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Serving dieters and diabetics since 2003

Glossary

GLYCAEMIC INDEX: Also glycaemic load and can be spelt glycemic. The Atkins diet is low glycemic. Some carbohydrates take longer to increase the sugar levels in the blood stream than others. Low glycemic foods break down slowly, with a slower increase in sugar levels, and are therefore better for everybody but especially diabetics who need to keep their sugar levels steady. High glycemic foods release glucose (sugar) into the blood stream quickly and are therefore best avoided. Generally speaking "white" carbs or refined carbs are high glycemic (sugar, white wheat flour, white bread, white pasta, white rice, potatoes) whereas "brown" carbs or less refined carbs are lower glycemic eg whole grain bread, pasta, rice and cereals. Vegetables and salad (not root) are very low glycemic. On Atkins Induction, most of your daily carb allowance of 20g should come from eating vegetables and salad (not root); these carbs are also accompanied by valuable nutrients, enzymes and fibre. On the final and longest phase of Atkins, Lifetime Maintenance, some "brown" carbs are allowed, and even a small amount of potatoes. You could say that Atkins is designed as a low glycemic diet as well as low carb. All diabetics should be following low glycemic diets, and everybody else could avoid or postpone diabetes by following a low glycemic diet.

ASPARTAME: an artificial sweetener, marketed as NutraSweet . Its contribution to calories content is neglible. However, there are potential concerns about certain health issues, and the substance may make it difficult for the body to burn fat. Any slight concerns about health issues may be outweighed by the benefit of not being known to cause laxative effects.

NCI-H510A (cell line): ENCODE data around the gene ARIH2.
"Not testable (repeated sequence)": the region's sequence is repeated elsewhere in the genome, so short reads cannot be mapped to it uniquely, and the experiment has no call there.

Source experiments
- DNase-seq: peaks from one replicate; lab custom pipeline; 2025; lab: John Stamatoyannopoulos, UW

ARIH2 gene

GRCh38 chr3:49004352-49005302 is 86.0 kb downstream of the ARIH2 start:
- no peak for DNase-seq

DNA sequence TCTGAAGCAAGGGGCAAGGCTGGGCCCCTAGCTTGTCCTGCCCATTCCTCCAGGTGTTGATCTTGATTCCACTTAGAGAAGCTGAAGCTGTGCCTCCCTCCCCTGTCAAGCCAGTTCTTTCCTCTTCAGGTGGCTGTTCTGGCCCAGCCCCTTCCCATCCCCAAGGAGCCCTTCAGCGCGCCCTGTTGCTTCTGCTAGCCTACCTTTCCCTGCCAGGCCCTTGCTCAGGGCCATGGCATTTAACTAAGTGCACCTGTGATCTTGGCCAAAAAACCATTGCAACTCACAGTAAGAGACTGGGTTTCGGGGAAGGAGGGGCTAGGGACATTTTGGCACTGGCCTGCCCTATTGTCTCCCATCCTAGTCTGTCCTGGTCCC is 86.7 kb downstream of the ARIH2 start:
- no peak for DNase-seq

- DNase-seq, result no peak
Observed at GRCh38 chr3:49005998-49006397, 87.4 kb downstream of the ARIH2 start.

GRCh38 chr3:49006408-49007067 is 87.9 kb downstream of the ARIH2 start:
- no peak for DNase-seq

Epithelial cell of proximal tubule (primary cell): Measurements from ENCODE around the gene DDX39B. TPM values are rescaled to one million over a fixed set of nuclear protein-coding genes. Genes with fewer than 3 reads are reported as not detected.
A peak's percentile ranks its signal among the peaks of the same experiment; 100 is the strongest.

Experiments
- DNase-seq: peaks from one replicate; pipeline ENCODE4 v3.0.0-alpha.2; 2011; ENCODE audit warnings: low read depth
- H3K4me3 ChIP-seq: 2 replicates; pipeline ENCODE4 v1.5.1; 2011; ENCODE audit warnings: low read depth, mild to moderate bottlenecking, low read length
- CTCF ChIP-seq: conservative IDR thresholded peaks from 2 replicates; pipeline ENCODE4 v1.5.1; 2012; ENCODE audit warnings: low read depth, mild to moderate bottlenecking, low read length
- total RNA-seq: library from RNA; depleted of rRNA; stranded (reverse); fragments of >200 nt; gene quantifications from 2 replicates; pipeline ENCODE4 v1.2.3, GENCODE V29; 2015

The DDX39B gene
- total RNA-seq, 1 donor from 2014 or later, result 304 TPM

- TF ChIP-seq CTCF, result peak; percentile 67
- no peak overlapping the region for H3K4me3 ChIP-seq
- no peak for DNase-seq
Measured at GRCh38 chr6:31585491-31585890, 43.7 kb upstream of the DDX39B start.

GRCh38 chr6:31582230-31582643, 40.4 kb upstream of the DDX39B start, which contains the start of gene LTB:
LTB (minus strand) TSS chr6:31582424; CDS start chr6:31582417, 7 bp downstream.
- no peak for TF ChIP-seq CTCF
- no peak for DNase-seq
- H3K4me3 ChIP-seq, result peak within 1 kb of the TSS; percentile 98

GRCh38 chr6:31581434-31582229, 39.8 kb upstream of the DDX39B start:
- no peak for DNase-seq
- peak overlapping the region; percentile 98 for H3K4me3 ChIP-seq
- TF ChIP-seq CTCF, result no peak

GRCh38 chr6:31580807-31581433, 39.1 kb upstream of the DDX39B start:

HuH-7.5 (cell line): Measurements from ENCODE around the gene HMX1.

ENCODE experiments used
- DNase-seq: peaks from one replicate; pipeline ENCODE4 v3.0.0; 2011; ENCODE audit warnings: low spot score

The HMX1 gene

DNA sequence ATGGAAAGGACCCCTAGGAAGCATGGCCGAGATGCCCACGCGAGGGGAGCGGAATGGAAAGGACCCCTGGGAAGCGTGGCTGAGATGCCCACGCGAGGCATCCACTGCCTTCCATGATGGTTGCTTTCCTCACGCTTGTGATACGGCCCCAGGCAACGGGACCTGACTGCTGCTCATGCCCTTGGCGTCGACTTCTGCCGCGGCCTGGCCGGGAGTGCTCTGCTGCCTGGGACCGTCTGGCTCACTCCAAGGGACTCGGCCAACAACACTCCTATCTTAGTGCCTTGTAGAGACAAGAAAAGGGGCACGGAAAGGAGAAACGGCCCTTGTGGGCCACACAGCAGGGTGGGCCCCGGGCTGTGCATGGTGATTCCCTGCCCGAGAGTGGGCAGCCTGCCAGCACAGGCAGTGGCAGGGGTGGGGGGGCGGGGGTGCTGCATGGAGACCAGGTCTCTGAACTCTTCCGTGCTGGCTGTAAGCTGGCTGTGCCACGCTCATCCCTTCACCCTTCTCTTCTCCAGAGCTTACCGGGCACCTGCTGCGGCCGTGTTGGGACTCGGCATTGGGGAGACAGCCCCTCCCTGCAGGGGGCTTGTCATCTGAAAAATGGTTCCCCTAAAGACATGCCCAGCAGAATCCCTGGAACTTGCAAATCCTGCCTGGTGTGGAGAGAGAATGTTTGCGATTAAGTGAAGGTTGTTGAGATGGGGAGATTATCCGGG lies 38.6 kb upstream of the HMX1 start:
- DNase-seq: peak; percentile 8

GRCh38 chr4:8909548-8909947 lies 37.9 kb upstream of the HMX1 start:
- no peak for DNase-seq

CAFFEINE: this is a natural stimulant found in many common foods and beverages, including coffee, tea, cola drinks and chocolate. Consuming too much can lead to headaches, trembling, rapid heart rate, and other undesirable side effects. Excessive caffeine can also cause unstable blood sugar, and therefore lead to binge eating. There is some research that indicates that some caffeine is beneficial.

NET CARBS: this is an Atkins term and refers to the carbohydrates that can be digested and processed by the body as dietary carbohydrate and therefore directly impact on blood sugar. To calculate "net carbs" subtract the figure for polyols and glycerine from the total for carbohydrates. For US products, or products designed for the US market, also subtract the figure for fibre. It is only the "net carbs" that concern Atkins dieters. On the Avidlite website we have done the calculations for you.

SUGAR ALCOHOLS: Also known as POLYOLS. Polyols have many of the characteristics of carbohydrates such as bulking and sweetening, but provide fewer calories, and do not impact blood glucose as sugar does. Better examples of polyols are maltitol, xylitol, and isomalt. Most of the chocolate in this online shop is sweetened with maltitol. The sweets are sweetened with isomalt or maltitol, and the chewing gum with xylitol. These natural sweeteners have a potential drawback of producing laxative effects in some people when eaten in excess.

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